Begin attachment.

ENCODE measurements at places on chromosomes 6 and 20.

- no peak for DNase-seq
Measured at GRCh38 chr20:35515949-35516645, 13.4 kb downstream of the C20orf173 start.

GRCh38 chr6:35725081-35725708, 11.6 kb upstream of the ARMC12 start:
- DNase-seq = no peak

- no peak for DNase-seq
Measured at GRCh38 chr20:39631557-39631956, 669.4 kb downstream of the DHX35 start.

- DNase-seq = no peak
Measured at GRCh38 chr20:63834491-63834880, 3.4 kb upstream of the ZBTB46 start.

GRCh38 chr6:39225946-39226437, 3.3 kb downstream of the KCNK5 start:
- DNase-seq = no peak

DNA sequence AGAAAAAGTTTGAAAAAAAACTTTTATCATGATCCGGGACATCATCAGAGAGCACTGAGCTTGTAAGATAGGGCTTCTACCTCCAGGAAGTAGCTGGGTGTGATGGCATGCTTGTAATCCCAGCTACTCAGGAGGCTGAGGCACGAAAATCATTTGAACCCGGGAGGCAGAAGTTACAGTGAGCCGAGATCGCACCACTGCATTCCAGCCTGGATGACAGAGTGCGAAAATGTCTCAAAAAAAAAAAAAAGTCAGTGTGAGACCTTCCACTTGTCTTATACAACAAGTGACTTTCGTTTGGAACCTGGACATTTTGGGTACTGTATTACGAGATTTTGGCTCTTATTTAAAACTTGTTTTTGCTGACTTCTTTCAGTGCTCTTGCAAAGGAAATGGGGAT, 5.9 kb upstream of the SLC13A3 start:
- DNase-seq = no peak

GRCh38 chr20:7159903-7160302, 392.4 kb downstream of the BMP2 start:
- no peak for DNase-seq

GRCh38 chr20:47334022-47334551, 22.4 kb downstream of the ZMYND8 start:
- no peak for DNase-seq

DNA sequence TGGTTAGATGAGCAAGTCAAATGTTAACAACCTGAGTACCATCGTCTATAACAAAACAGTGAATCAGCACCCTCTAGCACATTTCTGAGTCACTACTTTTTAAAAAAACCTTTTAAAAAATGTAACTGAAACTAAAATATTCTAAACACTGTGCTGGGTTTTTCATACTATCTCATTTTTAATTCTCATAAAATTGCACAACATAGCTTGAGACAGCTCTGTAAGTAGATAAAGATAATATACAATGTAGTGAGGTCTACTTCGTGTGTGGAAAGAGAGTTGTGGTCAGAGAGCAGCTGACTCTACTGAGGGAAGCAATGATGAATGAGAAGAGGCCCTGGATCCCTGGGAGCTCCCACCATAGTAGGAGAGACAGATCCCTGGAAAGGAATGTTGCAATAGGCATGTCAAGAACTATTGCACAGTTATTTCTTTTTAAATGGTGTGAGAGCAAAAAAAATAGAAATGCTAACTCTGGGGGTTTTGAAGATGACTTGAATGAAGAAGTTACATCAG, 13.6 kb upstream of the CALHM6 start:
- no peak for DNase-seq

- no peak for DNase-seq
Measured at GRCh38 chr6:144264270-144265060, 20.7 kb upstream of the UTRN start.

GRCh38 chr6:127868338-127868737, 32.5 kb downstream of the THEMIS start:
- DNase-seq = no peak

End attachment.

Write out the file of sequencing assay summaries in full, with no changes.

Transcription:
ENCODE measurements at places on chromosomes 6 and 20.

- no peak for DNase-seq
Measured at GRCh38 chr20:35515949-35516645, 13.4 kb downstream of the C20orf173 start.

GRCh38 chr6:35725081-35725708, 11.6 kb upstream of the ARMC12 start:
- DNase-seq = no peak

- no peak for DNase-seq
Measured at GRCh38 chr20:39631557-39631956, 669.4 kb downstream of the DHX35 start.

- DNase-seq = no peak
Measured at GRCh38 chr20:63834491-63834880, 3.4 kb upstream of the ZBTB46 start.

GRCh38 chr6:39225946-39226437, 3.3 kb downstream of the KCNK5 start:
- DNase-seq = no peak

DNA sequence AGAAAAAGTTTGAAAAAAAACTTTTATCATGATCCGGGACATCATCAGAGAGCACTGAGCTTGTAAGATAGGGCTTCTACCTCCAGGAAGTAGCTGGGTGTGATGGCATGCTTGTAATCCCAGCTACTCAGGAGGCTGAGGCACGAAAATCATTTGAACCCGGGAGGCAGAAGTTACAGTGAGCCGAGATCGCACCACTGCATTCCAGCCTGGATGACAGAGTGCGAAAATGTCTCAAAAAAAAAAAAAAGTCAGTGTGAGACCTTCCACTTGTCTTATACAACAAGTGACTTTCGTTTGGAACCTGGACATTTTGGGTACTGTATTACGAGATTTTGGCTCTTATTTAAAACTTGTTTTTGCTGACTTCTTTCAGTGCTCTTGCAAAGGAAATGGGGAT, 5.9 kb upstream of the SLC13A3 start:
- DNase-seq = no peak

GRCh38 chr20:7159903-7160302, 392.4 kb downstream of the BMP2 start:
- no peak for DNase-seq

GRCh38 chr20:47334022-47334551, 22.4 kb downstream of the ZMYND8 start:
- no peak for DNase-seq

DNA sequence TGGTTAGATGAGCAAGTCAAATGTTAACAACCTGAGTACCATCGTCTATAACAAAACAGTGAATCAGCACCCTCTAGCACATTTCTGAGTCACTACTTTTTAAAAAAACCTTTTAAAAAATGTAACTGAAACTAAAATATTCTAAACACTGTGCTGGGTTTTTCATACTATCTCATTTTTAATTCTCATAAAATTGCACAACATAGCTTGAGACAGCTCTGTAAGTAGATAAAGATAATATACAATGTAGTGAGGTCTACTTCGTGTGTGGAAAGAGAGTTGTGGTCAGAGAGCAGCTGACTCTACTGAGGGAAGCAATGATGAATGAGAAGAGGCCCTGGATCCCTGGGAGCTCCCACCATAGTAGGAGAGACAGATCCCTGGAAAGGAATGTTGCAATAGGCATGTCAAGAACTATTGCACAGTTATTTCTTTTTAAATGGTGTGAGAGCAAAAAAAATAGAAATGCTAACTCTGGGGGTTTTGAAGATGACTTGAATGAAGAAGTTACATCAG, 13.6 kb upstream of the CALHM6 start:
- no peak for DNase-seq

- no peak for DNase-seq
Measured at GRCh38 chr6:144264270-144265060, 20.7 kb upstream of the UTRN start.

GRCh38 chr6:127868338-127868737, 32.5 kb downstream of the THEMIS start:
- DNase-seq = no peak